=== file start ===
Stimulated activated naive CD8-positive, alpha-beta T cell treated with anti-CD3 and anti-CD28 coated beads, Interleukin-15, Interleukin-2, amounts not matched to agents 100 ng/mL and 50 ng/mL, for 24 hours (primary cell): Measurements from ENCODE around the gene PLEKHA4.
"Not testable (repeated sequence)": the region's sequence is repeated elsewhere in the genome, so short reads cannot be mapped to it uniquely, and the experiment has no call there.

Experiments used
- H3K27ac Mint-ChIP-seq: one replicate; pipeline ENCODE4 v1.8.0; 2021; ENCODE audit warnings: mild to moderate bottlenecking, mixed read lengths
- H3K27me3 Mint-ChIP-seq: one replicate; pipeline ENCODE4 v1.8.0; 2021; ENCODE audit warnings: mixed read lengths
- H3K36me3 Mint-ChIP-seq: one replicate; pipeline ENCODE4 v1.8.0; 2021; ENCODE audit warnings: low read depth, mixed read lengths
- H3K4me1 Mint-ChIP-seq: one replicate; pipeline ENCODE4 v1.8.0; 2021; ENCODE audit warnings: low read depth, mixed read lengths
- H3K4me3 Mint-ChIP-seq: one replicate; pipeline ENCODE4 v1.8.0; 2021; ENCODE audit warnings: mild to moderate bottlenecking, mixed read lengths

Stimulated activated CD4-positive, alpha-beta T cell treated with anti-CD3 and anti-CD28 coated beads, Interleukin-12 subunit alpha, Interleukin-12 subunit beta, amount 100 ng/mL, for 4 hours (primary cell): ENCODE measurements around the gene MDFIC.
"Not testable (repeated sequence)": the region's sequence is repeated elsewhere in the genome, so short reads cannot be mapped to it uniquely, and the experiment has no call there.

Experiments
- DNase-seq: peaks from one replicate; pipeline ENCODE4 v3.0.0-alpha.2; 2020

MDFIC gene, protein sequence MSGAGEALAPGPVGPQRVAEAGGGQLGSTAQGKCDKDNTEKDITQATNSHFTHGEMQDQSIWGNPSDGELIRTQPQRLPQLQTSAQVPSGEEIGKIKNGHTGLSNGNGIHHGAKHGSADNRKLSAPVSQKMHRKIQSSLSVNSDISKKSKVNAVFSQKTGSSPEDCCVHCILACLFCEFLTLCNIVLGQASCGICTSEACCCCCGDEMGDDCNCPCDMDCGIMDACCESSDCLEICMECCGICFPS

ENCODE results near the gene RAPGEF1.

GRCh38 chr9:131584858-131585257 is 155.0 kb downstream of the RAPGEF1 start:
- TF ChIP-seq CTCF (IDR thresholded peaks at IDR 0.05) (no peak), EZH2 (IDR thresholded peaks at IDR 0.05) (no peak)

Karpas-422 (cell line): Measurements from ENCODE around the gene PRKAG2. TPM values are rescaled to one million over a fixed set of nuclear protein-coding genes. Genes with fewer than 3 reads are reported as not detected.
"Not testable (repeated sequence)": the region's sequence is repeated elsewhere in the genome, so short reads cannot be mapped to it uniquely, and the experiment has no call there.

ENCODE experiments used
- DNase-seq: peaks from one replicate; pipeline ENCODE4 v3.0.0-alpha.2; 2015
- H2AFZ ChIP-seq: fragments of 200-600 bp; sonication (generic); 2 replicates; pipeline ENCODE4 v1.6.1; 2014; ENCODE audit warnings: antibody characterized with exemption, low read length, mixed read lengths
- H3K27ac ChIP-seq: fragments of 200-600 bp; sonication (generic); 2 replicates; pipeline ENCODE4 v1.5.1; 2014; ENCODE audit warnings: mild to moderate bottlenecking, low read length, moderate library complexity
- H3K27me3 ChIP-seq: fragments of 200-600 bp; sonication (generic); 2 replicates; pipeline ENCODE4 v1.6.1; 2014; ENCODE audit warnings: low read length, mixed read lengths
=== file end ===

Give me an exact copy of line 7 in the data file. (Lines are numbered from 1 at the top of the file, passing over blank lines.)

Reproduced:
- H3K4me1 Mint-ChIP-seq: one replicate; pipeline ENCODE4 v1.8.0; 2021; ENCODE audit warnings: low read depth, mixed read lengths